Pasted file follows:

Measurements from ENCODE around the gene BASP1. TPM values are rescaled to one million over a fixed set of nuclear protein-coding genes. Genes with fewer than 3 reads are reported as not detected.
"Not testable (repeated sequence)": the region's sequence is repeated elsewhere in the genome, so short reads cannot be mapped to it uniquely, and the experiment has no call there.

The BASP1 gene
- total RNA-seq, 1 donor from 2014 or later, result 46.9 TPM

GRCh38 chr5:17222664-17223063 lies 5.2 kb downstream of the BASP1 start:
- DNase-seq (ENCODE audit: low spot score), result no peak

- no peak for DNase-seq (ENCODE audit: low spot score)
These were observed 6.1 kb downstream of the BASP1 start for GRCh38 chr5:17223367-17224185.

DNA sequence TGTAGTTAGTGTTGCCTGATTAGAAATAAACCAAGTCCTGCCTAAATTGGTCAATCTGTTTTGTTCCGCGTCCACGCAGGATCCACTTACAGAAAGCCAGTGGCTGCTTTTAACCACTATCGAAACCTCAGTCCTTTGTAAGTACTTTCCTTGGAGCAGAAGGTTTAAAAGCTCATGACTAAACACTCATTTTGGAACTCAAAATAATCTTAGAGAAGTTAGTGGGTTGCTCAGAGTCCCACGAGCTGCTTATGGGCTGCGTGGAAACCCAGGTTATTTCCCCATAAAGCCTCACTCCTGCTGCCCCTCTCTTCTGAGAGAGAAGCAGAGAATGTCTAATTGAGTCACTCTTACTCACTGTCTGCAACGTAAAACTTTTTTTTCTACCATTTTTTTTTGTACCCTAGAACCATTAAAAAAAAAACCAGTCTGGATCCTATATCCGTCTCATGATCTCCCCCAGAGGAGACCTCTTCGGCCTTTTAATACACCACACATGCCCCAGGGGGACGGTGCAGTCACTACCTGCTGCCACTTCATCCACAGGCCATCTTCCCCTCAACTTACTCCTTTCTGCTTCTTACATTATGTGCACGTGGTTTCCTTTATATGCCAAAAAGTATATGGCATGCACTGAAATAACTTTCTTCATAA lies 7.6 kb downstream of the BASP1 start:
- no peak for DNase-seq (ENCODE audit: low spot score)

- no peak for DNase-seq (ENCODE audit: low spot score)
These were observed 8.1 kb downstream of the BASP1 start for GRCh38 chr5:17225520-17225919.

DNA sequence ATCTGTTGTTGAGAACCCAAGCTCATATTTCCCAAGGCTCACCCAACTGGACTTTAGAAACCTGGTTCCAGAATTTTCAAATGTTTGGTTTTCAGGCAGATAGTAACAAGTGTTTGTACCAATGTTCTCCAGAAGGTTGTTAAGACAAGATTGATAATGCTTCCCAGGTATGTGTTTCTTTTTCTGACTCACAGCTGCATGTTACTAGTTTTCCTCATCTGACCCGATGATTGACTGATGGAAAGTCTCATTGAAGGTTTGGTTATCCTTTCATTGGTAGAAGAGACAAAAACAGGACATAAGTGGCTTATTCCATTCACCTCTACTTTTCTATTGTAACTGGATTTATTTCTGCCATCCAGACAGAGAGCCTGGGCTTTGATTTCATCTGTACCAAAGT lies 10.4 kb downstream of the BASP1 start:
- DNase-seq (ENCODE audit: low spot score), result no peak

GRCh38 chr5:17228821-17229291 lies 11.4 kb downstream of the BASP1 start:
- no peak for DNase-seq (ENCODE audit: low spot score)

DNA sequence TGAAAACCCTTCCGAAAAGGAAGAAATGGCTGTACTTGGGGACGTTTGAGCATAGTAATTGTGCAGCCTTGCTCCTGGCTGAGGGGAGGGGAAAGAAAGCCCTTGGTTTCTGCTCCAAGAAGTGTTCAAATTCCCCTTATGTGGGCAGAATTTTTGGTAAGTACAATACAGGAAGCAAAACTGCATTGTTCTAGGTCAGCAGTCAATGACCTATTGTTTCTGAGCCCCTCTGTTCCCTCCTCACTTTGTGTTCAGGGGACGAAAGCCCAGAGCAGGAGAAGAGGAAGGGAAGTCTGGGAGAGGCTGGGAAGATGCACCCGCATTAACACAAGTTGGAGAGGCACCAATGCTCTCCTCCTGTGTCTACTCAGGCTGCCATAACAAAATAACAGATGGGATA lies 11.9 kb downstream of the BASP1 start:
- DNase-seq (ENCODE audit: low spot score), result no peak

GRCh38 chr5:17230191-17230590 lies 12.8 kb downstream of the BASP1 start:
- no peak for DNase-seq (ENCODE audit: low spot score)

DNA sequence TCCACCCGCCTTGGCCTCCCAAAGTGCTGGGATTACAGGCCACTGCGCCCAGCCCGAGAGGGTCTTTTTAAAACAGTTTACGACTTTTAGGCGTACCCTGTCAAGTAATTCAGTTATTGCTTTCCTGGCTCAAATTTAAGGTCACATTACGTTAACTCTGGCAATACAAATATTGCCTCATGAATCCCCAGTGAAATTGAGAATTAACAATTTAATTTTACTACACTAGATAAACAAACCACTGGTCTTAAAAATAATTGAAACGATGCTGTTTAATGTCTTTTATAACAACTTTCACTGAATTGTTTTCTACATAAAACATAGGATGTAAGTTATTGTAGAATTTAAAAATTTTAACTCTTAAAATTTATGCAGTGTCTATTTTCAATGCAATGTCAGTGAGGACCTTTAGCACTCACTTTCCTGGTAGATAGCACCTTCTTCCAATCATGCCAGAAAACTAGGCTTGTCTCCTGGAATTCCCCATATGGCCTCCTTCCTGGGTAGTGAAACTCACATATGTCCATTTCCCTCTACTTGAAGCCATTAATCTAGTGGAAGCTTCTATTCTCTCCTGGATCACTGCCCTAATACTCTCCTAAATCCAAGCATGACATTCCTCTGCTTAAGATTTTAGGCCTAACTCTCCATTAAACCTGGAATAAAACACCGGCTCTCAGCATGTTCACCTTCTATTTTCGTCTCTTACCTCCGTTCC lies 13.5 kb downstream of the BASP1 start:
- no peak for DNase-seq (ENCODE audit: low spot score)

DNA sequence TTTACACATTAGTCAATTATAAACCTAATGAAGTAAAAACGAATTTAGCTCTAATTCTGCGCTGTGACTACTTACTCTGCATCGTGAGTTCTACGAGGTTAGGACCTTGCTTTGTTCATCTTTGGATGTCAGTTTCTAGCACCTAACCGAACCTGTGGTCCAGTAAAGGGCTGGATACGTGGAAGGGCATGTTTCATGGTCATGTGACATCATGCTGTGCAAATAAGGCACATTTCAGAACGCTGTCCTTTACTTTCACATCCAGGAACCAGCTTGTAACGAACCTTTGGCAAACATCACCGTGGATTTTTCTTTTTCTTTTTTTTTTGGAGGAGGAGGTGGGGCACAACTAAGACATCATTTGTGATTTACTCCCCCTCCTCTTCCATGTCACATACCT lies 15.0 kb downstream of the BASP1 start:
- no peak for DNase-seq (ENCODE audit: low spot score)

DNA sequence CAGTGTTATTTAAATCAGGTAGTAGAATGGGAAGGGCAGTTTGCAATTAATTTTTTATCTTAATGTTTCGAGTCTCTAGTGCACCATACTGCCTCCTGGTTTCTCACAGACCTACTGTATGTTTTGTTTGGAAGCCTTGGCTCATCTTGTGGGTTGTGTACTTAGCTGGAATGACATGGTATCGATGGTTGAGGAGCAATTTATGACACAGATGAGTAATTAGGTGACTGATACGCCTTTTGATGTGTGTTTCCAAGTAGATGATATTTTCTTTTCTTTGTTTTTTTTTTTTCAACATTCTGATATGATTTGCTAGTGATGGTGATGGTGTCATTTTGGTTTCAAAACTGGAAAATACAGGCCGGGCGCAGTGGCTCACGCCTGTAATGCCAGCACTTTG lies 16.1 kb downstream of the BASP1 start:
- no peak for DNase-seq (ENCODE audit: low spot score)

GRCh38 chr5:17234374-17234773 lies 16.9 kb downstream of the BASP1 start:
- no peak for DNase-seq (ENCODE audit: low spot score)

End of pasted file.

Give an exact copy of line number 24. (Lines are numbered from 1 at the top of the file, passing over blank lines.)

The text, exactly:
- no peak for DNase-seq (ENCODE audit: low spot score)